March 22, 2021

Highly polarized microstructure from the repeating FRB 20180916B

Fast radio bursts (FRBs) are bright, coherent, short-duration radio transients of as-yet unknown extragalactic origin. FRBs exhibit a variety of spectral, temporal and polarimetric properties that can unveil clues into their emission physics and propagation effects in the local medium. Here, we present the high-time-resolution (down to 1 μs) polarimetric properties of four 1.7 GHz bursts from the repeating FRB 20180916B, which were detected in voltage data during observations with the European Very Long Baseline Interferometry Network. We observe a range of emission timescales that spans three orders of magnitude, with the shortest component width reaching 3-4 μs (below which we are limited by scattering). We demonstrate that all four bursts are highly linearly polarized (≳80%), show no evidence of significant circular polarization (≲15%), and exhibit a constant polarization position angle (PPA) during and between bursts. On short timescales (≲100 μs), however, there appear to be subtle PPA variations (of a few degrees) across the burst profiles. These observational results are most naturally explained in an FRB model in which the emission is magnetospheric in origin, in contrast to models in which the emission originates at larger distances in a relativistic shock.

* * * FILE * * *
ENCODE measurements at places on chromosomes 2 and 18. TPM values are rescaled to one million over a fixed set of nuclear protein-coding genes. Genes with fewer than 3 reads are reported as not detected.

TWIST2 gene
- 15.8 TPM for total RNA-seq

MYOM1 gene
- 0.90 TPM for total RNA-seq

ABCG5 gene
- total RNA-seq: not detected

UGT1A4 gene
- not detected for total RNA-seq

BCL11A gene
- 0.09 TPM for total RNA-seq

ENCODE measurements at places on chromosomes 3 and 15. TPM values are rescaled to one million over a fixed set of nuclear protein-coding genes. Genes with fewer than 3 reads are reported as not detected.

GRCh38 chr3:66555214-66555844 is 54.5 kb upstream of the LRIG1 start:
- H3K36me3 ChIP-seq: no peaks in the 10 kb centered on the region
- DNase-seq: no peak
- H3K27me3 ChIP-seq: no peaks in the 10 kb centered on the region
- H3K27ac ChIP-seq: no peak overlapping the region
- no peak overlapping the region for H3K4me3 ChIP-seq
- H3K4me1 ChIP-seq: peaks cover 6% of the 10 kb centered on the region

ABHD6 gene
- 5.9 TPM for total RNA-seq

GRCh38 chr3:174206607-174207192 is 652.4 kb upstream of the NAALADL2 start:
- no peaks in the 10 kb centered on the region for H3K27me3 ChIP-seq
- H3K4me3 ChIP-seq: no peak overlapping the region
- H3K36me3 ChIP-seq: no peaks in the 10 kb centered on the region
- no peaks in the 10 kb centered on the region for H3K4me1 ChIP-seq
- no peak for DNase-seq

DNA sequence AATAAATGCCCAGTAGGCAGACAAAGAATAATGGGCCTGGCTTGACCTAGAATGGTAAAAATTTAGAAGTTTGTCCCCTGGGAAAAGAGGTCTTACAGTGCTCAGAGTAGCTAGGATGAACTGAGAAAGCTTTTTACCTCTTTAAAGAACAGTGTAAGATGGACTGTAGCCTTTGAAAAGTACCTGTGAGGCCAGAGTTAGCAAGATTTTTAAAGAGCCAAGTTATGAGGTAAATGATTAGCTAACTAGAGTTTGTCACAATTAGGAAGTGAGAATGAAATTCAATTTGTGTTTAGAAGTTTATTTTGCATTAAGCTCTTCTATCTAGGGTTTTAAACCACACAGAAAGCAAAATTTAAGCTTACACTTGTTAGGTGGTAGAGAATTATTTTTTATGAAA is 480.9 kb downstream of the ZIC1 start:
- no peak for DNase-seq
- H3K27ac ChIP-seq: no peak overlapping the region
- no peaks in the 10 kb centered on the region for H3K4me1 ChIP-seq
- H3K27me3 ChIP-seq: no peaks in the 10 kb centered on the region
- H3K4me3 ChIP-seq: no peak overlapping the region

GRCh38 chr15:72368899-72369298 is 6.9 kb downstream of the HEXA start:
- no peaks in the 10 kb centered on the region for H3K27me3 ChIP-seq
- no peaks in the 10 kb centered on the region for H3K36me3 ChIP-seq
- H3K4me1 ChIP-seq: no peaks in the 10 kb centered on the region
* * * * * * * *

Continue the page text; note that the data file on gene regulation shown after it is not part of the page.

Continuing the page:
Nimmo, K., Hessels, J. W. T., Keimpema, A., et al., 2021, Nature Astronomy, Volume 5, p. 594-603.